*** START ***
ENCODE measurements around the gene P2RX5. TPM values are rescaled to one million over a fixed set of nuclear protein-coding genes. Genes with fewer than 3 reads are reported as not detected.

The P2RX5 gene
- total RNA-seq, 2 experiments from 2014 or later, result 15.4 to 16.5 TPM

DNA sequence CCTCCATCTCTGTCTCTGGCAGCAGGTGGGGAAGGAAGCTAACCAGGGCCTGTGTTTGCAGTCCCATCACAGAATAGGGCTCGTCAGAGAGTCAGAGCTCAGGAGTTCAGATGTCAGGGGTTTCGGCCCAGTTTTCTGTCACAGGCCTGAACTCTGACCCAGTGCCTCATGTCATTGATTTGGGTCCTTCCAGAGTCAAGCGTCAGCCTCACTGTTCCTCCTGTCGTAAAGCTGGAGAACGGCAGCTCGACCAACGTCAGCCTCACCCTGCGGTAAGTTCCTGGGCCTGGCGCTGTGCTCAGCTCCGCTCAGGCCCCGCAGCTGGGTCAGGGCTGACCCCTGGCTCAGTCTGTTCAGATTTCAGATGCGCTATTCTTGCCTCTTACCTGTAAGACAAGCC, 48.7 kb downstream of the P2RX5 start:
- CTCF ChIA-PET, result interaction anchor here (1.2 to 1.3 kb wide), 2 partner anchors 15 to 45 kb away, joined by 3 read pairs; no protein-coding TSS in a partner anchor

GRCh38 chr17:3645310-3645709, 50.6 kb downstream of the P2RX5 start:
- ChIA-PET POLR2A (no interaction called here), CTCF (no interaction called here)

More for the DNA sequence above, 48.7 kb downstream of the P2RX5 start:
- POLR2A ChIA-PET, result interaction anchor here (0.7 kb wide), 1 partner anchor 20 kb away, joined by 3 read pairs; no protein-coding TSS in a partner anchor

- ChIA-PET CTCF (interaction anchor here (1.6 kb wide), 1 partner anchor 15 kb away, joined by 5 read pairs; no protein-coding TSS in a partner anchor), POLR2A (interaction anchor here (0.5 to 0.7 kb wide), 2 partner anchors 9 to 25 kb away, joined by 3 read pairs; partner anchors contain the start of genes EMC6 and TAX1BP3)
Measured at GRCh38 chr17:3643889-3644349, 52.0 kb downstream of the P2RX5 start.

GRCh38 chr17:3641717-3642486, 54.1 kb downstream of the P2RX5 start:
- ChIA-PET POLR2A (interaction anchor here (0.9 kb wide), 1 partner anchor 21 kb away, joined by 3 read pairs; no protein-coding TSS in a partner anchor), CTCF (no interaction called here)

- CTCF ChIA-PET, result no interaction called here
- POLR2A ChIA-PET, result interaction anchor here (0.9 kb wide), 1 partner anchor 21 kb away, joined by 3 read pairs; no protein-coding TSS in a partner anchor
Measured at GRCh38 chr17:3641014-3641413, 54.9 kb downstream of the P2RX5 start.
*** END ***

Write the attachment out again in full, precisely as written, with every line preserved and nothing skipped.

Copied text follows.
ENCODE measurements around the gene P2RX5. TPM values are rescaled to one million over a fixed set of nuclear protein-coding genes. Genes with fewer than 3 reads are reported as not detected.

The P2RX5 gene
- total RNA-seq, 2 experiments from 2014 or later, result 15.4 to 16.5 TPM

DNA sequence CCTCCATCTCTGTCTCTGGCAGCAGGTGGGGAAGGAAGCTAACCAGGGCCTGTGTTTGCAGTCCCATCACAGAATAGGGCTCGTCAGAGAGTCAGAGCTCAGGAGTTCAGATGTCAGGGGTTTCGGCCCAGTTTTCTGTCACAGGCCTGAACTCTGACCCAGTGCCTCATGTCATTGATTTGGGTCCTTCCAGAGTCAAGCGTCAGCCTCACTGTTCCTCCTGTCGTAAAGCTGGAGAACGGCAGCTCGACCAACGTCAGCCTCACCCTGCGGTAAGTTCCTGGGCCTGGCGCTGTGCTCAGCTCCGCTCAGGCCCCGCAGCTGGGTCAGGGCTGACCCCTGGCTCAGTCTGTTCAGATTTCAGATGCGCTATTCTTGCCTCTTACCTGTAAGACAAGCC, 48.7 kb downstream of the P2RX5 start:
- CTCF ChIA-PET, result interaction anchor here (1.2 to 1.3 kb wide), 2 partner anchors 15 to 45 kb away, joined by 3 read pairs; no protein-coding TSS in a partner anchor

GRCh38 chr17:3645310-3645709, 50.6 kb downstream of the P2RX5 start:
- ChIA-PET POLR2A (no interaction called here), CTCF (no interaction called here)

More for the DNA sequence above, 48.7 kb downstream of the P2RX5 start:
- POLR2A ChIA-PET, result interaction anchor here (0.7 kb wide), 1 partner anchor 20 kb away, joined by 3 read pairs; no protein-coding TSS in a partner anchor

- ChIA-PET CTCF (interaction anchor here (1.6 kb wide), 1 partner anchor 15 kb away, joined by 5 read pairs; no protein-coding TSS in a partner anchor), POLR2A (interaction anchor here (0.5 to 0.7 kb wide), 2 partner anchors 9 to 25 kb away, joined by 3 read pairs; partner anchors contain the start of genes EMC6 and TAX1BP3)
Measured at GRCh38 chr17:3643889-3644349, 52.0 kb downstream of the P2RX5 start.

GRCh38 chr17:3641717-3642486, 54.1 kb downstream of the P2RX5 start:
- ChIA-PET POLR2A (interaction anchor here (0.9 kb wide), 1 partner anchor 21 kb away, joined by 3 read pairs; no protein-coding TSS in a partner anchor), CTCF (no interaction called here)

- CTCF ChIA-PET, result no interaction called here
- POLR2A ChIA-PET, result interaction anchor here (0.9 kb wide), 1 partner anchor 21 kb away, joined by 3 read pairs; no protein-coding TSS in a partner anchor
Measured at GRCh38 chr17:3641014-3641413, 54.9 kb downstream of the P2RX5 start.